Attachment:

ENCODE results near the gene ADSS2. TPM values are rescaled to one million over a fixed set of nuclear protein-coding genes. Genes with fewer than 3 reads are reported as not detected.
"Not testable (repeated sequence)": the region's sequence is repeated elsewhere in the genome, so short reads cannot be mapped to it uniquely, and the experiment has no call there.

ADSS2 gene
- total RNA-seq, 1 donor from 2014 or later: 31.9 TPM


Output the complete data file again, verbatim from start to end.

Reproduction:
ENCODE results near the gene ADSS2. TPM values are rescaled to one million over a fixed set of nuclear protein-coding genes. Genes with fewer than 3 reads are reported as not detected.
"Not testable (repeated sequence)": the region's sequence is repeated elsewhere in the genome, so short reads cannot be mapped to it uniquely, and the experiment has no call there.

ADSS2 gene
- total RNA-seq, 1 donor from 2014 or later: 31.9 TPM